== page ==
Top five romantic comedies to watch this Valentine's Day
With Valentine’s Day upon us, even the most culturally astute or cynically detached among our student body are probably a little more receptive to art which takes “lovey-dovey” as its central thematic matter. Pop songs ring a bit more true, and when girlfriends ask boyfriends to watch “The Notebook” with them, the boyfriends are secretly a little bit more willing to enjoy it. Secretly. With that said, there’s no reason the hazards of love shouldn’t be treated with a bit of levity and humor. So here are this humble and perhaps too-low-on-the-testosterone arts editor’s top five romantic comedies.
Nothing so well defines the modern romance as Woody Allen’s now-classic take of neurotic love. Alvy Singer, played by Allen, is a Jewish comedian whose way of wooing women is an open acceptance of Freudian categories for explaining human attraction and buying them books like Ernest Becker’s “The Denial of Death.” The fact that he’s utterly hilarious probably helps too. He and nightclub singer Annie Hall, played by the stylish, bohemian Diane Keaton, forge a bond full of ups and downs. There are flashbacks, multiple breakings of the fourth wall and even one animated segment. Its absurdity is its best and truest trait.
(500) Days of Summer
There may be a few holdouts who refuse to like this movie but their refusal is to take a stand against instinctual human nature. Taking cues from the above Allen opus, “(500) Days of Summer” blatantly proclaims to not be a love story and manages to be fiercely creative without becoming gimmicky. The dance sequence complete with animated bluebird and Hall & Oates song is an outgrowth of the story and characters, both necessary and wonderful. Joseph Gordon-Levitt and Zooey Deschanel had the chemistry of Cary Grant and Audrey Hepburn, circa “Charade,” and it’s something any viewer can lose themselves in and identify with. There are some movies that just have “that feel,” and this is certainly one of them.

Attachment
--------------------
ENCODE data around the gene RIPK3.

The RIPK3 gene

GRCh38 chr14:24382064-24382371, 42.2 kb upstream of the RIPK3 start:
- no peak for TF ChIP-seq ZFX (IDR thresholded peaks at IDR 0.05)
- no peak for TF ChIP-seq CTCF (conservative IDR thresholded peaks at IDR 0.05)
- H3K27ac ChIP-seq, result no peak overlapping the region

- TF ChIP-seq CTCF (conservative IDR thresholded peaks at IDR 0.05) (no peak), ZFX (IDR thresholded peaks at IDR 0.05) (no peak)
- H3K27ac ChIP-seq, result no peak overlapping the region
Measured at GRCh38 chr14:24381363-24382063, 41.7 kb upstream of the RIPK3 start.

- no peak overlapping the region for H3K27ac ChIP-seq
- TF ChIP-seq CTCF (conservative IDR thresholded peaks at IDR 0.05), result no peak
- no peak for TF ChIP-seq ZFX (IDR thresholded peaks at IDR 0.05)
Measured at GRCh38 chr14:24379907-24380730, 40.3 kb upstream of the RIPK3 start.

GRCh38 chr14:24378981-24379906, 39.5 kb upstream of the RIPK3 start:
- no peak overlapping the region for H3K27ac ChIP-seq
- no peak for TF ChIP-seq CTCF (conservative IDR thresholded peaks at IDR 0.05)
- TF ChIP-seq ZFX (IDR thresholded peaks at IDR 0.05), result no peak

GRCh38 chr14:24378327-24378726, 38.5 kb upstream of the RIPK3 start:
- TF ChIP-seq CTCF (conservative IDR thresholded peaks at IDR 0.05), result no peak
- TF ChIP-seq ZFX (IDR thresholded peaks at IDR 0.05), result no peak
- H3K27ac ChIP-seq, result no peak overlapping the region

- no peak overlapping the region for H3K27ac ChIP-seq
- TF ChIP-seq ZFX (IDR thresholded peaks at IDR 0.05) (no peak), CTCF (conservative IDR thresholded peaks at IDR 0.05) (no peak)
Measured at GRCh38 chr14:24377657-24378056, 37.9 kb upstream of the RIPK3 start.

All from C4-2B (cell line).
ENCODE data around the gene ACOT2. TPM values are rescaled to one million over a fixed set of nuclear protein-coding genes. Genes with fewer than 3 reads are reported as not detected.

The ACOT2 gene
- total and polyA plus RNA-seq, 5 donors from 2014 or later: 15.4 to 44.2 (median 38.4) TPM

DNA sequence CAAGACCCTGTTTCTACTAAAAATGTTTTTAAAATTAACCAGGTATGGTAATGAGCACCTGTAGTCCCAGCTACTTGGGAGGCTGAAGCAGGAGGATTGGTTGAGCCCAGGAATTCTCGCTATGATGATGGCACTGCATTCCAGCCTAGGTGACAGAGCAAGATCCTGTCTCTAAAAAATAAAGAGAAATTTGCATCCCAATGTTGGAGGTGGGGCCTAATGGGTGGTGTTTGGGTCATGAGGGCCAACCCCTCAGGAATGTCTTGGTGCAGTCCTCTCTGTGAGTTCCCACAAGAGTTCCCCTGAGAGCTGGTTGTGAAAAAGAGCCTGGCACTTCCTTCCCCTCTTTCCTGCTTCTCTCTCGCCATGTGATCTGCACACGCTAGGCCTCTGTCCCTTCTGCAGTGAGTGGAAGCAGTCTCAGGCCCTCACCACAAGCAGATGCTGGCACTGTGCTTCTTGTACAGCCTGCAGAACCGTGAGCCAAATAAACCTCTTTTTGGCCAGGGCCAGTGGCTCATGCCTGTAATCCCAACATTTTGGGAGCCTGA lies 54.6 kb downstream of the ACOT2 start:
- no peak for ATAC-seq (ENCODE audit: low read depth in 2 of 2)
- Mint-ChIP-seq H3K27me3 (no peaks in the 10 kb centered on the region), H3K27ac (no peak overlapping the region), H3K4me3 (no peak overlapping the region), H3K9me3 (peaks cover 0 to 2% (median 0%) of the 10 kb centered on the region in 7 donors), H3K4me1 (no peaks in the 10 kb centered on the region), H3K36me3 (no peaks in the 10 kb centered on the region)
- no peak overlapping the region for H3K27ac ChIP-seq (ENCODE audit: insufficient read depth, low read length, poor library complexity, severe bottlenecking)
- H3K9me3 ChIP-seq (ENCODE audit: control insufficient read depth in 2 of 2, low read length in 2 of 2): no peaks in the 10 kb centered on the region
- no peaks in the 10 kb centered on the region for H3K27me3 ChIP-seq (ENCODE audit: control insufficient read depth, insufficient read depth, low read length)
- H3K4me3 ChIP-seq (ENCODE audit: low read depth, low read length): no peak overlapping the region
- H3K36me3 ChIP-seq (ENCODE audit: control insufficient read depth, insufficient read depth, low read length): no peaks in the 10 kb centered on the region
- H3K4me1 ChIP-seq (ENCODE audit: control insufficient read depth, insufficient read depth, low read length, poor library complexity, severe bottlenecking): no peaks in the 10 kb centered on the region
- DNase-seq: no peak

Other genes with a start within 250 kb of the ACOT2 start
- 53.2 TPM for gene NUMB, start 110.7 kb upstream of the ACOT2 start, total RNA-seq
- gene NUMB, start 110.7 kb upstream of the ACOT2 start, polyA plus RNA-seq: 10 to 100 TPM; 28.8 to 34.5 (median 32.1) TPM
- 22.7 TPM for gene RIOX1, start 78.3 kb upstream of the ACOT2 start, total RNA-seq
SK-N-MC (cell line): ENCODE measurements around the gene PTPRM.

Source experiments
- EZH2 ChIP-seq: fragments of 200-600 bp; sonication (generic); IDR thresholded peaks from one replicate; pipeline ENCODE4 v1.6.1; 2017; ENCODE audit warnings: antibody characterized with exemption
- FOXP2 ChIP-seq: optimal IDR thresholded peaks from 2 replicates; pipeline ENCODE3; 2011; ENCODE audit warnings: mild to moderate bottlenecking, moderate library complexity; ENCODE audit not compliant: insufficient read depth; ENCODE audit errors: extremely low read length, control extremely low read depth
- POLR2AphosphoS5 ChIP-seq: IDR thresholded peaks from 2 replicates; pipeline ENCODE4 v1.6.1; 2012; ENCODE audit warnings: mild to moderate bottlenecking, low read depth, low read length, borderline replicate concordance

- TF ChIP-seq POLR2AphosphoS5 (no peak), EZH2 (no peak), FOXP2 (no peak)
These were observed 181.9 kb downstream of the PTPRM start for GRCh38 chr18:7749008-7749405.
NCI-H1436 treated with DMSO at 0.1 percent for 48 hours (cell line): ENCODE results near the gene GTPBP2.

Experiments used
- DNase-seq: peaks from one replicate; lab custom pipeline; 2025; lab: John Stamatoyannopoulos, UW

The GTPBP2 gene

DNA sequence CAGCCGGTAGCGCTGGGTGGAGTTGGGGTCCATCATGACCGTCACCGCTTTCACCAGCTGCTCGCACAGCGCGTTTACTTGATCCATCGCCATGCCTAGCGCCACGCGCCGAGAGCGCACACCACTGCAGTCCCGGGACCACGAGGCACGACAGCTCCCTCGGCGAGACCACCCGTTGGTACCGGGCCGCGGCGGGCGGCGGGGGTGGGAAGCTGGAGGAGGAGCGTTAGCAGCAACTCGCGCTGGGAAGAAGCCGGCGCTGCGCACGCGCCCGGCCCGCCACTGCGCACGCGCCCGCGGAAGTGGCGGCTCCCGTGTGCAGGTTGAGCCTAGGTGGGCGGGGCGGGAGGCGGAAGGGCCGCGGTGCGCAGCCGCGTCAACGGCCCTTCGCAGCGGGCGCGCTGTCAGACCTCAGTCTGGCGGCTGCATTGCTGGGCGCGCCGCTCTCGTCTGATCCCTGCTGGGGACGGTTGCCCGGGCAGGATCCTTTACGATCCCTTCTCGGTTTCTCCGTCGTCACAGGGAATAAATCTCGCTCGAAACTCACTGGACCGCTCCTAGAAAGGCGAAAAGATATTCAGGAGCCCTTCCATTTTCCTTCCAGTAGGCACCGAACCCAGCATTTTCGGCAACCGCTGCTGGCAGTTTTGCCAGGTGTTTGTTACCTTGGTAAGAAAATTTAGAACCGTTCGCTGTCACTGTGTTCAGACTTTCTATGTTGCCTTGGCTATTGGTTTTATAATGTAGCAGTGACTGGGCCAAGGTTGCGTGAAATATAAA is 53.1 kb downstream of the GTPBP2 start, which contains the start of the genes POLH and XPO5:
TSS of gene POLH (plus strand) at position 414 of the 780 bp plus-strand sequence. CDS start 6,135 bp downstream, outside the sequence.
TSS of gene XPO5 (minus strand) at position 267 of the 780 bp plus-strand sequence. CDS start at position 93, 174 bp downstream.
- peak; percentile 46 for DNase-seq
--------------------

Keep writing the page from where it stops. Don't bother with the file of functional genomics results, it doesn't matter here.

Pretty in Pink
We weren’t going to be able to get through this list ignoring John Hughes, teenage-angst scribe par excellence. He captured the ‘80s teen experience in such a way as to make modern day adolescents and 20-somethings who have seen his movies feel nostalgic for a time they may not have even experienced firsthand. Andie, played by the iconic Molly Ringwald, is placed at the center of a teenage class struggle and love triangle. Her best friend, Duckie, has been in love with her for years while she’s begun to fall for Blane, a rich but kindhearted prepster. Hughes made high school drama legitimately dramatic. Emotions are raw here and the writer-director makes his viewers question if high schoolers’ response to problems are immature or perhaps more authentic. If you don’t have a strong opinion about the climax, you weren’t watching the same movie everyone else was.
When Harry Met Sally
Among the deepest levels of philosophical inquiry resides the perennial question: Can men and women ever really be friends? Nora Ephron’s probing of the subject matter makes for one of the most endearing films of all time. Billy Crystal and Meg Ryan, Harry and Sally respectively, meet in college, bump into each other a couple years later and eventually befriend each other totally near 30 years old. Their male-female relationship is novelly platonic to both of them but it’s only a matter of time before matters of the heart get in the way. It’s complicated, indeed.
Silver Linings Playbook
Time will tell whether David O. Russell’s foray into the world of rom-coms will prove to be a bonafide classic. But it certainly was the best one to come out last year. Bradley Cooper plays a man just out of the wacky shack for assaulting his wife’s lover. As he tries to put his life back together and win his wife back, he meets Jennifer Lawrence. The two agree to be partners in a dance competition but their choreography quickly becomes more emotional and complex than which feet go where on the dance floor. All the acting is phenomenal and the screenplay is something to remember.